== Did you hear the one about Doug Gottlieb, on the CBS set with Greg Gumbel, Greg Anthony, Charles Barkley and Kenny Smith, wedging in a comment that went something like: “I don’t know why you guys ask me, I’m just here to bring diversity to this set, give kind of the white man’s perspective.” Gottlieb, the Caucasian for every situation, is nothing if not honest. At all costs.
Unfortunately he felt compelled to offer up an apology as Twitter exploded. Best reaction was from Gumbel, who immediately looked away as if to say, “Where did that come from?” Again, context is the key here, and Barkley later said on the show at halftime: “I want to say something about Doug Gottlieb. He made a joke earlier tonight and people are going crazy, all those idiots on Twitter, which I would never, ever do. Listen — me, Kenny, Greg Anthony and Greg Gumbel did not take that personally, so all you people at home who got no life who are talking bad about Doug Gottlieb, get a life. It’s over with and it’s no big deal.” Barkley to the rescue, as someone who knows what it’s like to open his mouth and have all the air come out of the room.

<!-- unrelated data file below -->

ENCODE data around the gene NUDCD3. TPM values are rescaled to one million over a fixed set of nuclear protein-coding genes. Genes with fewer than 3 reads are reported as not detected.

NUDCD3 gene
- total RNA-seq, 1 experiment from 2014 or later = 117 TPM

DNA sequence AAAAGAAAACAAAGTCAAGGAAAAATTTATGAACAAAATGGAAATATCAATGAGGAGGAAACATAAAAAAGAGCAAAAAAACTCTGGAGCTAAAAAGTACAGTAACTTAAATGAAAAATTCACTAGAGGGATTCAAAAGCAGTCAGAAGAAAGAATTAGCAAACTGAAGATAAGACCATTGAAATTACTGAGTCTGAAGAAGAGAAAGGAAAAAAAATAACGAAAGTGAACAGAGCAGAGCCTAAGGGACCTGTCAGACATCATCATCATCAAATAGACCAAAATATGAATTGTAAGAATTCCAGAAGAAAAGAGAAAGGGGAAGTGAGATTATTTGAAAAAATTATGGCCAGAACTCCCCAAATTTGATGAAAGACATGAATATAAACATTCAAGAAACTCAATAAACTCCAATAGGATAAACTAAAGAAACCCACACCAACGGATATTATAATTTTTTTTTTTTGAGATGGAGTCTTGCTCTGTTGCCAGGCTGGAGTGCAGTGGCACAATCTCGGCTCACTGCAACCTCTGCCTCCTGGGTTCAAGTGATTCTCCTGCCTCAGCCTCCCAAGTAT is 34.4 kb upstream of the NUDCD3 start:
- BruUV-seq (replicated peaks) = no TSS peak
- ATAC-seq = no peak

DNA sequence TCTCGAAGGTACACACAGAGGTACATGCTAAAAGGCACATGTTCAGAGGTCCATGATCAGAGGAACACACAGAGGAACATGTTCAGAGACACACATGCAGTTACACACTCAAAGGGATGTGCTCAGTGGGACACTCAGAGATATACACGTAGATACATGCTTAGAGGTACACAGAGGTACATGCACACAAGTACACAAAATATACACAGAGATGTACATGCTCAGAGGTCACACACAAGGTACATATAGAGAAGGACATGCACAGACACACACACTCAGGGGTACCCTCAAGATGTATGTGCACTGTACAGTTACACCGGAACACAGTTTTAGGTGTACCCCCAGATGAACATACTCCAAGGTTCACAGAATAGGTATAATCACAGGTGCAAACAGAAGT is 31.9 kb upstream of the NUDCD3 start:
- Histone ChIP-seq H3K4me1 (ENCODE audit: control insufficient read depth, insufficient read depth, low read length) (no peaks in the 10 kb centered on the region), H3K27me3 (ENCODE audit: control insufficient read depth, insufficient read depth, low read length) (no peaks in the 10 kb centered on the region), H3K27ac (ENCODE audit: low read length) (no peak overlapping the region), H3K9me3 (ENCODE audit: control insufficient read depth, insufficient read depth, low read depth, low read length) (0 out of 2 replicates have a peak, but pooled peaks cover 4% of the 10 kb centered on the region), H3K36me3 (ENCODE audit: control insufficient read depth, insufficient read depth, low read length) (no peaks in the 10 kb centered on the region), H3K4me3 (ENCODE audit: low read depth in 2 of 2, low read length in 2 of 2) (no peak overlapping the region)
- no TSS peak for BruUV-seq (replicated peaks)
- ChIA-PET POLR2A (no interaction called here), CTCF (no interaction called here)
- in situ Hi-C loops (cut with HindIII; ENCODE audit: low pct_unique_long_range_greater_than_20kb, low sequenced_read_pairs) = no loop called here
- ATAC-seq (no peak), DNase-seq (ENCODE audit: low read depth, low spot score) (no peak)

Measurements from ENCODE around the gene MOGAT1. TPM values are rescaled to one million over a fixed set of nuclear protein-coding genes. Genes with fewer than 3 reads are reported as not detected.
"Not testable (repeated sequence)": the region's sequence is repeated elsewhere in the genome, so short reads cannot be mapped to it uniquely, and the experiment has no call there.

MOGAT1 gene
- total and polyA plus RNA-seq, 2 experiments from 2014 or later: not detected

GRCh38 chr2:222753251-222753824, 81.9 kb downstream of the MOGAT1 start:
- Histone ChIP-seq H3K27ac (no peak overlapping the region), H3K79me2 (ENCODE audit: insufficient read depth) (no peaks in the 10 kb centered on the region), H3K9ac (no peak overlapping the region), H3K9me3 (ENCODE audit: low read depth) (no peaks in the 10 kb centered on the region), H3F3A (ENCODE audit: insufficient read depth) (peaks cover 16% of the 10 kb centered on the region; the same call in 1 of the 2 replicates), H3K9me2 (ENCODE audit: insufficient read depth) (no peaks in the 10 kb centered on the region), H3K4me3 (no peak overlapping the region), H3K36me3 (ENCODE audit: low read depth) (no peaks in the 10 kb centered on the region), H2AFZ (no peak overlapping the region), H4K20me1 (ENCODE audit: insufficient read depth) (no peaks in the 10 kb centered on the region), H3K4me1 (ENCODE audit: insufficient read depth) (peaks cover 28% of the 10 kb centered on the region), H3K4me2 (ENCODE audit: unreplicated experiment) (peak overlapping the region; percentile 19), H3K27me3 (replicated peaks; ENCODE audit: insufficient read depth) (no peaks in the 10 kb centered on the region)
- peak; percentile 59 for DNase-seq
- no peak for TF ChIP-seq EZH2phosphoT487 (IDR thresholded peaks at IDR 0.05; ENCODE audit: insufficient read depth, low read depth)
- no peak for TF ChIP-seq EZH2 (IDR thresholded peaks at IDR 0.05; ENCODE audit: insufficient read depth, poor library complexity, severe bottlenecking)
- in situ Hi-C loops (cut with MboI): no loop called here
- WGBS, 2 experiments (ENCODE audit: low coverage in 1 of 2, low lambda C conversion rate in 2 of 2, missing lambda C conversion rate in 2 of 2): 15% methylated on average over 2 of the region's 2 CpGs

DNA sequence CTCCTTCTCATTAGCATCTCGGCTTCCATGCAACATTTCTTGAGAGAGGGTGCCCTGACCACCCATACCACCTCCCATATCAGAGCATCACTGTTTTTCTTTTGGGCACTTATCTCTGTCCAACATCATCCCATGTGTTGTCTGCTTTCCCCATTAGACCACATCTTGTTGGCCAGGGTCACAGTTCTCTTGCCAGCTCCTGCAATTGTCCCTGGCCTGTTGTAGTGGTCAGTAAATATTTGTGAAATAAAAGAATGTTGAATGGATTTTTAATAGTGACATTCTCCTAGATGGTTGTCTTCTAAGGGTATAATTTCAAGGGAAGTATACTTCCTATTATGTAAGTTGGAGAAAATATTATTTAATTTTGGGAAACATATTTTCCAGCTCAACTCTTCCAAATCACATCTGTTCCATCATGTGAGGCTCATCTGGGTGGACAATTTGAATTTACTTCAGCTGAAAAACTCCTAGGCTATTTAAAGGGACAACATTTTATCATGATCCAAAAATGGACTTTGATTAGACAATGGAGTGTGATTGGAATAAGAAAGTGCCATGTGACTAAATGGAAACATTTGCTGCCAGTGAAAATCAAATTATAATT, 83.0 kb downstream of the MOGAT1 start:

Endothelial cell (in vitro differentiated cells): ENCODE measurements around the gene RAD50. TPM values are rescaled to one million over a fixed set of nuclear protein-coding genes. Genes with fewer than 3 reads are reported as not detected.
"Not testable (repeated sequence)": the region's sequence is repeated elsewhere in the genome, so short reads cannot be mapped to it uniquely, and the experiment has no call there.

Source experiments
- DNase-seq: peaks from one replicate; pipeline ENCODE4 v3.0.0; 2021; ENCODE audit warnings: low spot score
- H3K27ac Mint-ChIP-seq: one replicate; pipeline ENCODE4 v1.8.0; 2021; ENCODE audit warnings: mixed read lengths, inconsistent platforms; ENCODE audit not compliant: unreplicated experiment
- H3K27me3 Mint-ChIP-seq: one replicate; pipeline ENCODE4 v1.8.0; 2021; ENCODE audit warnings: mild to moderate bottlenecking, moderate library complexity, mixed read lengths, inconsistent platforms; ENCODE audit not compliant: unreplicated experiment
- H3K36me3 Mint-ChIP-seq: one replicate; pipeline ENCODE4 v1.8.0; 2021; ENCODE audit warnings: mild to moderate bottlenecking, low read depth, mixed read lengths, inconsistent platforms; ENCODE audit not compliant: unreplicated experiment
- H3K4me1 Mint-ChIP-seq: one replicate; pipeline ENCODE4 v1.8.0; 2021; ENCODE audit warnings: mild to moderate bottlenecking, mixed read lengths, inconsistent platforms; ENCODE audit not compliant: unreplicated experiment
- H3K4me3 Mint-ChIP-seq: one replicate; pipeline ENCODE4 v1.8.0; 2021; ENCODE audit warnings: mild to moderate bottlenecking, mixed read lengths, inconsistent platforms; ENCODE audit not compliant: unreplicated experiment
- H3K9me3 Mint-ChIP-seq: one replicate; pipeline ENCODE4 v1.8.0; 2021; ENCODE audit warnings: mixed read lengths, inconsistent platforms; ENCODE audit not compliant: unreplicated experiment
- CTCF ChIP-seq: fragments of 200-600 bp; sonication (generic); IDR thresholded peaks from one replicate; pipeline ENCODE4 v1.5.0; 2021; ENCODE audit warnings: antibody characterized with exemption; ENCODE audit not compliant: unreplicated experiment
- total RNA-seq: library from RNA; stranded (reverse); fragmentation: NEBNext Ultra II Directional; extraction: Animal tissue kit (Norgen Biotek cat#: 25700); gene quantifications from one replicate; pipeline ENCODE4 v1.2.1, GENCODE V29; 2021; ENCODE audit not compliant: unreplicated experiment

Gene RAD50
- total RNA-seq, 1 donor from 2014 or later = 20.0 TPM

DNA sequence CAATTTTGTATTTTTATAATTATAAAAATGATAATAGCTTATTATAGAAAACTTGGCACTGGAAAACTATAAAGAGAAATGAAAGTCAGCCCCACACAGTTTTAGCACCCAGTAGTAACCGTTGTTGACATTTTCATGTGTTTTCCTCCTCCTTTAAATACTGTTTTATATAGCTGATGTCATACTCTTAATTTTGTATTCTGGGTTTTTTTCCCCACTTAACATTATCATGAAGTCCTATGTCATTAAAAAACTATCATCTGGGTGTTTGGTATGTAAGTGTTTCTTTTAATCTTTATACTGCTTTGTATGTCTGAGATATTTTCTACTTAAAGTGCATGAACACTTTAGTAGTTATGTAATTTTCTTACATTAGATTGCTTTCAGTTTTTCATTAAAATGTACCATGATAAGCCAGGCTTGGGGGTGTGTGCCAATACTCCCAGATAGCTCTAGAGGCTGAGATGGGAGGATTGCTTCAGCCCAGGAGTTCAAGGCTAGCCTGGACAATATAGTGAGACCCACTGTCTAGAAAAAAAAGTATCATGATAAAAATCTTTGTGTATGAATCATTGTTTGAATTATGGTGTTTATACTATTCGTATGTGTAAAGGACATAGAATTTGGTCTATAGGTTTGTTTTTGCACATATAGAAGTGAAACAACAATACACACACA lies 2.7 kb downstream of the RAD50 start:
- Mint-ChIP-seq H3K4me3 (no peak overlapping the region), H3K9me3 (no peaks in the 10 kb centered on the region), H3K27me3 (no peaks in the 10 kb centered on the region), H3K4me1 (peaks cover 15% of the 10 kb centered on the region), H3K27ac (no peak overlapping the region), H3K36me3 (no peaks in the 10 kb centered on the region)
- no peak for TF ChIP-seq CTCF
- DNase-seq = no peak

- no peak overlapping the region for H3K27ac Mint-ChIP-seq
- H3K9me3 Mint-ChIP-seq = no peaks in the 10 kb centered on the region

== Our best moment from the studio pregame came from the group based in Atlanta, where Seth Davis predicted not only a Wichita State victory in Thursday’s game over LaSalle but also guaranteed a trip to the Final Four for the Shockers — and then walked off the set.

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How dare we: 30 baseball books in the month of April, ’13

Going 13 for April ’13 sounds much less daunting.

But why stop there? Because you can’t keep a good book down.